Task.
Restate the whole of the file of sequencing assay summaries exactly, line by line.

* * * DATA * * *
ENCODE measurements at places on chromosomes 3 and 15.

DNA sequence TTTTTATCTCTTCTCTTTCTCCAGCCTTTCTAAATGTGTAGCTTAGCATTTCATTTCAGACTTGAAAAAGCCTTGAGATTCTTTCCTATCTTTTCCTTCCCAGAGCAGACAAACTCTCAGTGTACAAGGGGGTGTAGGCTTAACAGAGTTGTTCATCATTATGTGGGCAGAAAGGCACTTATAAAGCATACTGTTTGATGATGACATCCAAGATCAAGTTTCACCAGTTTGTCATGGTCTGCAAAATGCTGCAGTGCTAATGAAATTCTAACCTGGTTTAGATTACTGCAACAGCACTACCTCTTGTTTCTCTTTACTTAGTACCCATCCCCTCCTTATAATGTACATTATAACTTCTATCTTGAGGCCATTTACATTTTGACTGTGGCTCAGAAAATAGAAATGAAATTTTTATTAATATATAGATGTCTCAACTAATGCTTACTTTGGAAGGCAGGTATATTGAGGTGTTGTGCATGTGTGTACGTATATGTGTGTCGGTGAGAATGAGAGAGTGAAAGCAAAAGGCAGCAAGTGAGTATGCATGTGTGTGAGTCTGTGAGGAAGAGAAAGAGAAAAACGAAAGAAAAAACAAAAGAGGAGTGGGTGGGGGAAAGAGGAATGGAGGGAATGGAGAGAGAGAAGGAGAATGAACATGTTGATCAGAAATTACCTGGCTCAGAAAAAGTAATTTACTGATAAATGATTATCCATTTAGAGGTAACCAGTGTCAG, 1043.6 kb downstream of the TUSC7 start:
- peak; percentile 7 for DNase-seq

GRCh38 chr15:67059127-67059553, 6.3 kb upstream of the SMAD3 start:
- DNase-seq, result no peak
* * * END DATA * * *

ENCODE measurements at places on chromosomes 3 and 15.

DNA sequence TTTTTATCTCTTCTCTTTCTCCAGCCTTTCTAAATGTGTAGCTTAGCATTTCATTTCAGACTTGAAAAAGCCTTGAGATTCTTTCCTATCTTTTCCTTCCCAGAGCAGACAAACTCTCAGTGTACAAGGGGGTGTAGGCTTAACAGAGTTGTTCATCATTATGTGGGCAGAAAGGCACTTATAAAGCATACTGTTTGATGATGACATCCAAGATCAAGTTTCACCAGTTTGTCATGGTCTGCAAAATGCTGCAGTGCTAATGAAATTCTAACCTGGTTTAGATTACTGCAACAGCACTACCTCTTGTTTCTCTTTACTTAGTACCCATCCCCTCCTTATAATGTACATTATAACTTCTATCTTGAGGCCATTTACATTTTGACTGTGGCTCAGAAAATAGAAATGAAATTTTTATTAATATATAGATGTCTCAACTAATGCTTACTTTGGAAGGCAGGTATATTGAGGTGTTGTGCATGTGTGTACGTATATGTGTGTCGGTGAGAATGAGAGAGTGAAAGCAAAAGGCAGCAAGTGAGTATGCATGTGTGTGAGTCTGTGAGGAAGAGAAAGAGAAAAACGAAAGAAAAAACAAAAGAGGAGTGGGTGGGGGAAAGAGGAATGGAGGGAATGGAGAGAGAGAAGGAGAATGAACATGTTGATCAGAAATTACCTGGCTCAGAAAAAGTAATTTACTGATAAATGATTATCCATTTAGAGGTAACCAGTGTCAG, 1043.6 kb downstream of the TUSC7 start:
- peak; percentile 7 for DNase-seq

GRCh38 chr15:67059127-67059553, 6.3 kb upstream of the SMAD3 start:
- DNase-seq, result no peak